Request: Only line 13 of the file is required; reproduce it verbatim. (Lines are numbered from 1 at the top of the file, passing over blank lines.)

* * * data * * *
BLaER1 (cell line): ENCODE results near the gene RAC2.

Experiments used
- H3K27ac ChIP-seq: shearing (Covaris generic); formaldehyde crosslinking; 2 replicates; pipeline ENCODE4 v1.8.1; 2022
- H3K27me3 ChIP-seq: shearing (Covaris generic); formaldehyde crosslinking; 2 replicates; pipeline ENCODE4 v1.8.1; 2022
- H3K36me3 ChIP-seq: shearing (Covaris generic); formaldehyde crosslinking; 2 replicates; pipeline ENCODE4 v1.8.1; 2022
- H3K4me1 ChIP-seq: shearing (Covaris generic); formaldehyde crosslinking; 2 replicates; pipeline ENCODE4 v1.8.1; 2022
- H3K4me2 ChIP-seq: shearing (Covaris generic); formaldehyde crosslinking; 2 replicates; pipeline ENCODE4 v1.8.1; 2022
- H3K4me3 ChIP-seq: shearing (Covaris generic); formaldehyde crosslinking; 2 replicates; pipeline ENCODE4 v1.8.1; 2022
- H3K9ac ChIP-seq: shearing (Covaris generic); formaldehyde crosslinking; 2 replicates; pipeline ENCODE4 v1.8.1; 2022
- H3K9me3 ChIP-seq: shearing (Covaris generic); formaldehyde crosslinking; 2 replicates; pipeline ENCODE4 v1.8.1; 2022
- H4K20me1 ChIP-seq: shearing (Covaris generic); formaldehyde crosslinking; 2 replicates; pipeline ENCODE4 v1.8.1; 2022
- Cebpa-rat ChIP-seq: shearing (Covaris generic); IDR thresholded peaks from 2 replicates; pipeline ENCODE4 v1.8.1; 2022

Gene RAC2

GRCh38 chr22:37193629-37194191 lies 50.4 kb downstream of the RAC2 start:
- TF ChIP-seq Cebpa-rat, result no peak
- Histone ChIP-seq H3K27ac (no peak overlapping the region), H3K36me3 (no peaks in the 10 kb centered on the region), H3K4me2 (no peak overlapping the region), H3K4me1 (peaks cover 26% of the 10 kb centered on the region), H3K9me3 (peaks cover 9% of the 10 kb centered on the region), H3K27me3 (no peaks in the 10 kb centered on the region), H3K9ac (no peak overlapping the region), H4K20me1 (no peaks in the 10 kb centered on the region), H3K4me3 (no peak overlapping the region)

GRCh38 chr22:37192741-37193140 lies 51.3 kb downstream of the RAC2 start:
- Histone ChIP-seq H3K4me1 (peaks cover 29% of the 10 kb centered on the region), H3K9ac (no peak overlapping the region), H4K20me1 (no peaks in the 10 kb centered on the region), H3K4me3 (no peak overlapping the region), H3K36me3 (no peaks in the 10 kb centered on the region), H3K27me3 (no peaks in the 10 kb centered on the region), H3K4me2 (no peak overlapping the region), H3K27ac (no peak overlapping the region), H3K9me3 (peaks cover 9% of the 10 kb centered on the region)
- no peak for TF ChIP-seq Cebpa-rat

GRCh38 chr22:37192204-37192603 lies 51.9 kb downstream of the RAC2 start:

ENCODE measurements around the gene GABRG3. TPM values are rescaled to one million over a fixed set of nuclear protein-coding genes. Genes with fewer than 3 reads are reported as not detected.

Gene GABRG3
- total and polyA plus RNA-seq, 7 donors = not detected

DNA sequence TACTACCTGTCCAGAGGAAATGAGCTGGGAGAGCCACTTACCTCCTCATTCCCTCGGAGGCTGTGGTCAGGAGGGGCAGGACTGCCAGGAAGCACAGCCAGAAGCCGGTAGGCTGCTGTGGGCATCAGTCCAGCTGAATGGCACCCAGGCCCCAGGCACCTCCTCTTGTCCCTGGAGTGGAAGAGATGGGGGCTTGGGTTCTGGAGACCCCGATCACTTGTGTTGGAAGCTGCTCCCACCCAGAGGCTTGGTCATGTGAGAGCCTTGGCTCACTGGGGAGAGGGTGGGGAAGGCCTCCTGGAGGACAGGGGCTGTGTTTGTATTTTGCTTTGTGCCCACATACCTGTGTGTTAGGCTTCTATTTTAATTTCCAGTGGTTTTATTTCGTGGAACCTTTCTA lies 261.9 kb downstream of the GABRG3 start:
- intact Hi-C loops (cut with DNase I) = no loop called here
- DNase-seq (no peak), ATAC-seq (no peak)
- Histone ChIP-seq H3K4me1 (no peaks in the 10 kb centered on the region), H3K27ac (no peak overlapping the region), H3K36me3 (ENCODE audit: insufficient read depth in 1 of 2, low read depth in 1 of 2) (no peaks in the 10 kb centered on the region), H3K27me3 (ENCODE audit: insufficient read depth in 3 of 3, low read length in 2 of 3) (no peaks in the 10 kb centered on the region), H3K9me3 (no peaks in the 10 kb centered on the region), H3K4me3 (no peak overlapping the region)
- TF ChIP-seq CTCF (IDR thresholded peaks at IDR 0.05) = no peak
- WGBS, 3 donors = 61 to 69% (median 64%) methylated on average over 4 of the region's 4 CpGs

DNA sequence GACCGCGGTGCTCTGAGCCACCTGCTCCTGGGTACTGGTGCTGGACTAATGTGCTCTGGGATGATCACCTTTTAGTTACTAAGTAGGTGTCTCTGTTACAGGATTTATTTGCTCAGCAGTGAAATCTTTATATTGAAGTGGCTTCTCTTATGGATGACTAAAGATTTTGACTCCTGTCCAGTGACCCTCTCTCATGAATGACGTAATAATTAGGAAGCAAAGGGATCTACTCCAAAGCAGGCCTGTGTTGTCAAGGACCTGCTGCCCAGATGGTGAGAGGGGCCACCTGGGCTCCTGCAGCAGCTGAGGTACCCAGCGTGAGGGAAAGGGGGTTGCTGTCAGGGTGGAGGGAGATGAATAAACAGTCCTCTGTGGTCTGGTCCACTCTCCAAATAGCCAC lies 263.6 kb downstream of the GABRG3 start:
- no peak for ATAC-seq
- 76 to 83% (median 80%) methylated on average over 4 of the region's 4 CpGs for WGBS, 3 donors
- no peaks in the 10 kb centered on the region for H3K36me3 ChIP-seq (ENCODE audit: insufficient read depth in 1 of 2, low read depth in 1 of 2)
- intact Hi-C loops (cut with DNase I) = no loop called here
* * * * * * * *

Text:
Gene RAC2